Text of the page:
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January 10, 2017

Mother of severely allergic student worries about service dog laws

State senator says there needs to be 'balancing act'

Service Dogs Allergies
01042017_Charlie_service_dog Photo courtesy/Ben Shore

Charlie, a Labrador and poodle mix, is Ben Shore's service dog.

A New Jersey Senate committee signed off Monday on legislation enacting civil penalties beginning at $250 for interfering with a service dog in public places. The legislation, already approved by the state’s Assembly, is known as Charlie’s Law, named after a Golden Retriever and poodle mix owned by Cherry Hill resident Ben Shore.

Shore, 16, is a junior at Cherry Hill East High School. He has had a service dog for about 18 months to help him cope with multiple disabilities. Charlie is trained to detect the onset of a panic attack and can calm Ben while warning others. The dog also helps him cope with ADHD and autism.

But the dog has never been to school with Shore. District policy, which appears to violate both the federal Americans with Disabilities Act and also the New Jersey statute on service animals, bars dogs from school buses.

At 7 p.m. Tuesday, the school board will discuss changes to the policy – its spokeswoman declined to specify any details – during a first reading. A vote on the final policy is expected on Jan. 24. The district did not respond this week to a request to discuss Charlie’s Law. The district has said it will discuss changes to the service dog policy with PhillyVoice after Jan. 24.

"To hear that the New Jersey senate is pushing forward Charlie's law is a great thing and even though it has not been passed yet. It shows hope," said Shore.

"Those with service animals can now feel good that someone cares and the great legislatures working to make sure every individual with a disabilities paired with a service animal is given the best quality of life."

Shore, who has attempted to confront Cherry Hill Superintendent Joseph Meloche and board members about the issue, intends to attend the school board meeting on Tuesday night.

And so does Ashley Misinkavitch, a Cherry Hill mom with a five-year-old son, Parker, who is deathly allergic to dogs.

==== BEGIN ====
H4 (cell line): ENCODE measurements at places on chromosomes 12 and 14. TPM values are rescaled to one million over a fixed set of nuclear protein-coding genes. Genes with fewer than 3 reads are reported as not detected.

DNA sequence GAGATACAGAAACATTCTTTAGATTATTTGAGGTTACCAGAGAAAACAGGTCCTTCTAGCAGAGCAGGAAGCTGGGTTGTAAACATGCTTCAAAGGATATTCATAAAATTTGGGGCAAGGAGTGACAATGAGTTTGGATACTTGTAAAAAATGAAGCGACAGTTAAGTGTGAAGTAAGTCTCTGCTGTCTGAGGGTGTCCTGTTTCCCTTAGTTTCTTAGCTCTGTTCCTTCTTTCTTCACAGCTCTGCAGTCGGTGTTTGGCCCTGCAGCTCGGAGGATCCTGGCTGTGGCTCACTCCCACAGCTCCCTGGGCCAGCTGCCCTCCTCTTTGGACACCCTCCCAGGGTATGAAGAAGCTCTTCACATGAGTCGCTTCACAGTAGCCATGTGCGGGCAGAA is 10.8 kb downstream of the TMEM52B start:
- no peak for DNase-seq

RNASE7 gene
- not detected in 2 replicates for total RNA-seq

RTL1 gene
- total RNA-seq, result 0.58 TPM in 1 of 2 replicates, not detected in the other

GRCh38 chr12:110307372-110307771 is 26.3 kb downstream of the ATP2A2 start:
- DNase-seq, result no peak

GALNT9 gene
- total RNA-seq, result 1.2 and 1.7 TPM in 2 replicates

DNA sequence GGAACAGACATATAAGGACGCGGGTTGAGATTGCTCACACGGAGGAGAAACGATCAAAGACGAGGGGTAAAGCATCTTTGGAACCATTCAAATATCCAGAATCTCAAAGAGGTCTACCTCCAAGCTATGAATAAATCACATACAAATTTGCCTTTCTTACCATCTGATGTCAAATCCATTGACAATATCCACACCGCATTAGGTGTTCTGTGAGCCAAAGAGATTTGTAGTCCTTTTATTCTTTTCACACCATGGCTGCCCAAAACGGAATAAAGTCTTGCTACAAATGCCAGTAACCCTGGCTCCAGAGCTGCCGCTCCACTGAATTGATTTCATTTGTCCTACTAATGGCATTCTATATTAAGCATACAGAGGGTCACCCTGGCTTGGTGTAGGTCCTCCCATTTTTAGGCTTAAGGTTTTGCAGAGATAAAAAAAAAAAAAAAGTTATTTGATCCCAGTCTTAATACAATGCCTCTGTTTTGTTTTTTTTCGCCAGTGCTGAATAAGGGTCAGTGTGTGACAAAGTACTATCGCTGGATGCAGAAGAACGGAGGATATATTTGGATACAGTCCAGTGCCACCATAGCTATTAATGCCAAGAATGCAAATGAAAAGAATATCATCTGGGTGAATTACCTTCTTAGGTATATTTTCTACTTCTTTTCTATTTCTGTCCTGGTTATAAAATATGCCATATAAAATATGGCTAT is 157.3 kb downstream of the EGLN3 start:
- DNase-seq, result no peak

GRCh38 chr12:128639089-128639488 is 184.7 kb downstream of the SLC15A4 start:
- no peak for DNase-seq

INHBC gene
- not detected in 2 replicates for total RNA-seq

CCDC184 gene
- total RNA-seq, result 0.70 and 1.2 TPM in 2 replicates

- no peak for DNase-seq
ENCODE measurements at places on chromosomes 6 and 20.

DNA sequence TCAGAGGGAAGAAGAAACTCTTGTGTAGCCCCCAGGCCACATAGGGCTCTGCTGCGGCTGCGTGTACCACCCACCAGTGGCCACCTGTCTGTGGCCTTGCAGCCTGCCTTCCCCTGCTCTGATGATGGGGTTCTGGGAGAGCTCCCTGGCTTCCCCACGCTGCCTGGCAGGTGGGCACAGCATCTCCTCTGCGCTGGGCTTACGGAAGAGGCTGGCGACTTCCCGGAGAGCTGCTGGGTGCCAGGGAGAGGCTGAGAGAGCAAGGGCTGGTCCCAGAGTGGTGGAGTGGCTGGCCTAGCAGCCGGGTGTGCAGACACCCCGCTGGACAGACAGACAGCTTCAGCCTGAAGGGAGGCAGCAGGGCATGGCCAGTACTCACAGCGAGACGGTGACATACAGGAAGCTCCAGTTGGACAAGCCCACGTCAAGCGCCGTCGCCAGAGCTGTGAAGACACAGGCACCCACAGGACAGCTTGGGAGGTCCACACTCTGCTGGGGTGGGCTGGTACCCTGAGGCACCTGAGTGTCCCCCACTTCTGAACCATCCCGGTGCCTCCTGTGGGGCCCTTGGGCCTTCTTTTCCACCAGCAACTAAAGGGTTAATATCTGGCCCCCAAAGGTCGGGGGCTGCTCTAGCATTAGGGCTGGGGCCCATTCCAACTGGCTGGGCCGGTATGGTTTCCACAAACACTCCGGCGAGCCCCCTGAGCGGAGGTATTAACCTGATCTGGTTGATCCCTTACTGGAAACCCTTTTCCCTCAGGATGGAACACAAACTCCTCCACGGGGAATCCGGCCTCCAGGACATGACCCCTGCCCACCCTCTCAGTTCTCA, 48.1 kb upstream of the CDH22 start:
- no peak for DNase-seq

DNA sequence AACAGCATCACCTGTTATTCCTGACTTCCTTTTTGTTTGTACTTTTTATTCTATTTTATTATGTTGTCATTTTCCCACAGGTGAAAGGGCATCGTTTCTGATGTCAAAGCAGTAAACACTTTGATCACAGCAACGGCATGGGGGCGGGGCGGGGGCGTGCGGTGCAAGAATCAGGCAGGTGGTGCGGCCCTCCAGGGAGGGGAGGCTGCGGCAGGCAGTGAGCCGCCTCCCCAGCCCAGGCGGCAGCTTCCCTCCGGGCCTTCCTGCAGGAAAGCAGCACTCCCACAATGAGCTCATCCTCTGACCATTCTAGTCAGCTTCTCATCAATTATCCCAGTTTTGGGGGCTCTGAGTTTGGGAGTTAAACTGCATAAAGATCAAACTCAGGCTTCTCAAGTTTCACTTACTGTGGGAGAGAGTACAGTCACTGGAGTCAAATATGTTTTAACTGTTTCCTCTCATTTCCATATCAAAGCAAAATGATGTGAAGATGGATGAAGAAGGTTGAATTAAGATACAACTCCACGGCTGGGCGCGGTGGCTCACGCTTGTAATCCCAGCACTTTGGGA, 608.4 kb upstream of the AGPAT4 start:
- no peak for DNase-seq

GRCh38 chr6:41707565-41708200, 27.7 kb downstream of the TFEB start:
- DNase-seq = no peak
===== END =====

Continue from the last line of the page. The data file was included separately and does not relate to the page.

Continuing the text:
She said she has tried to discuss her son's proximity to service dogs – and Cherry Hill's service dog policy – and gotten nowhere with the district.

Parker has been hospitalized in the past due to his intense allergic reaction, according to his mother, who added the boy has needed life-saving EpiPen injections on three occasions to fight off the severe effects of anaphylaxis. Parker’s allergic response starts with itchy hives on his hands, which soon spread from his arms to his face, swiftly closing down his throat and respiratory system, his mother said.

Simply inhaling dog dander from across a large room can set him off, said Misinkavitch, noting Parker could had an attack in the huge building that housing the aquarium in Camden, where there was a dog during their visit, except for the separate air flow systems in the structure.

“He’s petrified to go anywhere,” she said of her son. “If he sees more than one dog someplace, he has a panic attack."

Misinkavitch said she understands service dogs allow some people to live, but she worries that well-intended legislation endangers her son.

“Never in our dreams did we ever imagine we’d have to fight for a right for Parker to live,” she said.

Sen. Diane Allen (R-Burlington) and Senate President Steve Sweeney (D-Gloucester) are the bi-partisan sponsors of Charlie’s Law in the New Jersey SenateAllen said Tuesday she believes the full Senate could support the law in the next few months.

She said she supported the proposed law as a way to enforce the state statute on service animals without resorting to a slow-moving ADA complaint or a civil lawsuit.

She pointed out that the Delran School District in South Jersey was successfully forced to pay $10,000 settlement after it wrongfully barred a student with a service dog, but the process was slow.

Allen flatly said the current Cherry Hill policy of barring service dogs from buses is “illegal.”

The senator has never met Shore or his service dog, nor for that matter, Misinkavitch or her son.

But she said their colliding interests will require a “balancing act” to protect the needs and interest of both sides.

The group Cherry Hill United will attempt to livestream the Cherry Hill school board's discussion tonight on their FaceBook page. Check here after 7 p.m.